Thursday, 20 January 2011, New York, Jan 19 2011: The UN’s human rights chief will send a team to Tunisia next week to assess the country’s human rights situation amidst recent political unrest, which her office says has so far led to more than 100 deaths.
“I have been asking myself what my office, and what the international community in general, can do to help the people of Tunisia to take advantage of the opportunity that now exists,” the UN High Commissioner for Human Rights, Navi Pillay, said at a press conference in Geneva today. “While it is still very early days, it is important that the seeds of change are sown wisely and sown now, before former entrenched interests start to reassert themselves, or new threats emerge.”
Tunisia’s president, Zine El Abidine Ben Ali, fled the country last week amid growing protests and violence by protesters reportedly angered by rising prices of essential commodities, lack of employment opportunities, alleged corruption and limitations on fundamental rights and freedoms. Recent attempts to stabilize the political situation have been unsuccessful. On Tuesday, Secretary-General Ban Ki-moon voiced renewed concern at the growing violence in Tunisia, and urged that all efforts be taken to restore peace and stability. In her remarks to the press conference, Ms. Pillay said that while the situation on the ground is evolving and fragile, the Tunisian people have a tremendous opportunity to carve out a better future, based on laws that are fully in line with international standards, and are scrupulously observed by the authorities.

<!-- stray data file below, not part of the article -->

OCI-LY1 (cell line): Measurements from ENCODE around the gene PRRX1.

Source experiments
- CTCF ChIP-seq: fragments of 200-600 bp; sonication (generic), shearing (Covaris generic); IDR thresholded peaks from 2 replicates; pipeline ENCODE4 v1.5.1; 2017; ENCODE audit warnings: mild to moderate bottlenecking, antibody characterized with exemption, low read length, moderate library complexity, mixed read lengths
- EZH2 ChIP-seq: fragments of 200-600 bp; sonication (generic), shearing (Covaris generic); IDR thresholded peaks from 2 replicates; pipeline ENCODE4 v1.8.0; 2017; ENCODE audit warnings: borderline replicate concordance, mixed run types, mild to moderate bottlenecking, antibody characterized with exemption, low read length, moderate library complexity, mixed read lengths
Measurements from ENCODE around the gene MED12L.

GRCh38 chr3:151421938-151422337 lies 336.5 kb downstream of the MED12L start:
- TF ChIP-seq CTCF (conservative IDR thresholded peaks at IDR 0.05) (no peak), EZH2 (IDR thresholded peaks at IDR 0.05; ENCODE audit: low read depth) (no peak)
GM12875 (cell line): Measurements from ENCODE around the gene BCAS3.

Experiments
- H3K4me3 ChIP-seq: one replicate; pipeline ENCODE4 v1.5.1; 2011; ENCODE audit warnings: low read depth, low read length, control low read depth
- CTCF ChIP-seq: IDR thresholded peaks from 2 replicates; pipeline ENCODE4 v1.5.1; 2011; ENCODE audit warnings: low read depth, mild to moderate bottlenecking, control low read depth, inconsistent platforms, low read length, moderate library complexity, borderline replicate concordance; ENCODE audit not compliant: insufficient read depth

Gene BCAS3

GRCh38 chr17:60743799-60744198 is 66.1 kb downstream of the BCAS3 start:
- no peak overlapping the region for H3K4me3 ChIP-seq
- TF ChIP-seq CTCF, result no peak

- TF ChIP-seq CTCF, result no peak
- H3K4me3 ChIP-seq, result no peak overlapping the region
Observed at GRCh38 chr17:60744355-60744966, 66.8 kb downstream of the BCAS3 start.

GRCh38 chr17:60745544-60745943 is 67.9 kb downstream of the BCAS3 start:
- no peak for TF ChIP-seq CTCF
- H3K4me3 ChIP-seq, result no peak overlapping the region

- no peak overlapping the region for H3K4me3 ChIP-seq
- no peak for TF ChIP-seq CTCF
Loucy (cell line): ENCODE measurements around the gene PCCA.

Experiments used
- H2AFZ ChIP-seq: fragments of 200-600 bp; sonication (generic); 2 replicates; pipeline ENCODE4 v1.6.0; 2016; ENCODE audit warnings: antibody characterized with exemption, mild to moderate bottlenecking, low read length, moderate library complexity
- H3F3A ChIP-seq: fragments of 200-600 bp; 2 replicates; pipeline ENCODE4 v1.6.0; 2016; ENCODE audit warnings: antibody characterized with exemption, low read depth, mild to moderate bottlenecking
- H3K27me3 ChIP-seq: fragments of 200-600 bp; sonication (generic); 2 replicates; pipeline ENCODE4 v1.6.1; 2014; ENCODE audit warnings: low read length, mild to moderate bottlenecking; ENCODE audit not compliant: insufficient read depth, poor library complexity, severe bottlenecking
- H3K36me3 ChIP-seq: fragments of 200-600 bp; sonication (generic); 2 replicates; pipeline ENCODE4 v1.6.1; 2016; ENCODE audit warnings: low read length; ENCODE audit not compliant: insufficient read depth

The human rights chief said her office has received information concerning more than 100 deaths over the last five weeks, as a result of live fire, protest suicides and deadly prison riots over the weekend. Along with colleagues, she has been conferring with key human rights players inside Tunisia.
Earlier this week, she met with a group of seven non-governmental organizations and listened to their concerns and proposals; while on Wednesday morning, Ms. Pillay spoke by telephone with Tunisia’s new Deputy Minister of Foreign Affairs, Radhouane Nouicer. The pair discussed her intention to send a team to Tunisia to carry out an assessment of priorities on the human rights front – Ms. Pillay said the deputy foreign minister welcomed the mission in principle.